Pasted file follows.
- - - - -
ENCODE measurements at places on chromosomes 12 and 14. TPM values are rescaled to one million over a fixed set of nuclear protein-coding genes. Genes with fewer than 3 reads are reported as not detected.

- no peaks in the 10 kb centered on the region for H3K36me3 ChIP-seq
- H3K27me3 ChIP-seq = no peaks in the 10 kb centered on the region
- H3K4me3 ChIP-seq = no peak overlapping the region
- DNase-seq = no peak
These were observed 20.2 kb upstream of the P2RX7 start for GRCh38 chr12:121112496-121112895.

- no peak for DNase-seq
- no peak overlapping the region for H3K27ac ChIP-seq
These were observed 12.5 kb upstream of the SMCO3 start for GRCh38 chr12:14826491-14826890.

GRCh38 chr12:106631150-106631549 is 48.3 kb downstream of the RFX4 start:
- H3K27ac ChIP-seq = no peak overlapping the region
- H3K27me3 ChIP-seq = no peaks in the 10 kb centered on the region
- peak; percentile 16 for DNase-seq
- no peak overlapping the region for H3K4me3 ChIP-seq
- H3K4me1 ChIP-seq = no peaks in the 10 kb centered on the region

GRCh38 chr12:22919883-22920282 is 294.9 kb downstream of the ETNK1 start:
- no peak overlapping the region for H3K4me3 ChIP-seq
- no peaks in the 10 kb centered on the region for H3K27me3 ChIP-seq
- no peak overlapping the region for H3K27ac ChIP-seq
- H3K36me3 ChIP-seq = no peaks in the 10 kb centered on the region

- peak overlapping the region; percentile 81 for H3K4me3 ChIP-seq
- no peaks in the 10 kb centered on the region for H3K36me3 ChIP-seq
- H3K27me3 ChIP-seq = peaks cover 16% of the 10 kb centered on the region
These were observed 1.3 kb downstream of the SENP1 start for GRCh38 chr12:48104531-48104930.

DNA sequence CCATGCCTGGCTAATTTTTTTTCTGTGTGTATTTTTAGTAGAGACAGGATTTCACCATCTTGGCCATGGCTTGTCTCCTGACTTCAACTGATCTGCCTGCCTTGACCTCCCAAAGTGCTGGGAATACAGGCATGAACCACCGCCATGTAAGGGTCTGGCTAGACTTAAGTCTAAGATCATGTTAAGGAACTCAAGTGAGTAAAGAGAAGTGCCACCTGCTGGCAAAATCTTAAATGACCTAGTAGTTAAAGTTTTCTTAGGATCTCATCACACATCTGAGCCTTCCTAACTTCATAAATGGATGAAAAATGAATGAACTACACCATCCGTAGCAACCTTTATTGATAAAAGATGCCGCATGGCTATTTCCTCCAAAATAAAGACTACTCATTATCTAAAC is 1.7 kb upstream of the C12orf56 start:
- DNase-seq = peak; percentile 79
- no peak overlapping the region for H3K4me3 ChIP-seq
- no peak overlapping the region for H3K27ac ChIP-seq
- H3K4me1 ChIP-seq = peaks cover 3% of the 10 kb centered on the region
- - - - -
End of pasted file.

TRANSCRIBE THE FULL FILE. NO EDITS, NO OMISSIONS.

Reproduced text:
ENCODE measurements at places on chromosomes 12 and 14. TPM values are rescaled to one million over a fixed set of nuclear protein-coding genes. Genes with fewer than 3 reads are reported as not detected.

- no peaks in the 10 kb centered on the region for H3K36me3 ChIP-seq
- H3K27me3 ChIP-seq = no peaks in the 10 kb centered on the region
- H3K4me3 ChIP-seq = no peak overlapping the region
- DNase-seq = no peak
These were observed 20.2 kb upstream of the P2RX7 start for GRCh38 chr12:121112496-121112895.

- no peak for DNase-seq
- no peak overlapping the region for H3K27ac ChIP-seq
These were observed 12.5 kb upstream of the SMCO3 start for GRCh38 chr12:14826491-14826890.

GRCh38 chr12:106631150-106631549 is 48.3 kb downstream of the RFX4 start:
- H3K27ac ChIP-seq = no peak overlapping the region
- H3K27me3 ChIP-seq = no peaks in the 10 kb centered on the region
- peak; percentile 16 for DNase-seq
- no peak overlapping the region for H3K4me3 ChIP-seq
- H3K4me1 ChIP-seq = no peaks in the 10 kb centered on the region

GRCh38 chr12:22919883-22920282 is 294.9 kb downstream of the ETNK1 start:
- no peak overlapping the region for H3K4me3 ChIP-seq
- no peaks in the 10 kb centered on the region for H3K27me3 ChIP-seq
- no peak overlapping the region for H3K27ac ChIP-seq
- H3K36me3 ChIP-seq = no peaks in the 10 kb centered on the region

- peak overlapping the region; percentile 81 for H3K4me3 ChIP-seq
- no peaks in the 10 kb centered on the region for H3K36me3 ChIP-seq
- H3K27me3 ChIP-seq = peaks cover 16% of the 10 kb centered on the region
These were observed 1.3 kb downstream of the SENP1 start for GRCh38 chr12:48104531-48104930.

DNA sequence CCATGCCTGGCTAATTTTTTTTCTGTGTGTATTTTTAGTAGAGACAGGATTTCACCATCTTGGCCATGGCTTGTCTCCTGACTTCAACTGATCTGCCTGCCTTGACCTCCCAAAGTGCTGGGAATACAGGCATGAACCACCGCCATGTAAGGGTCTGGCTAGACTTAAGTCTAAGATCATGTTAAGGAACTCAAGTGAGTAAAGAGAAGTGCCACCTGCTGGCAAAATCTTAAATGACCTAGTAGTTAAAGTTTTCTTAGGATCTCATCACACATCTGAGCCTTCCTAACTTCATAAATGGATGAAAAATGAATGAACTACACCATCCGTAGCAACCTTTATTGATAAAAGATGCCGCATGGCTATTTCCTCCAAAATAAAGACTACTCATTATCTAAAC is 1.7 kb upstream of the C12orf56 start:
- DNase-seq = peak; percentile 79
- no peak overlapping the region for H3K4me3 ChIP-seq
- no peak overlapping the region for H3K27ac ChIP-seq
- H3K4me1 ChIP-seq = peaks cover 3% of the 10 kb centered on the region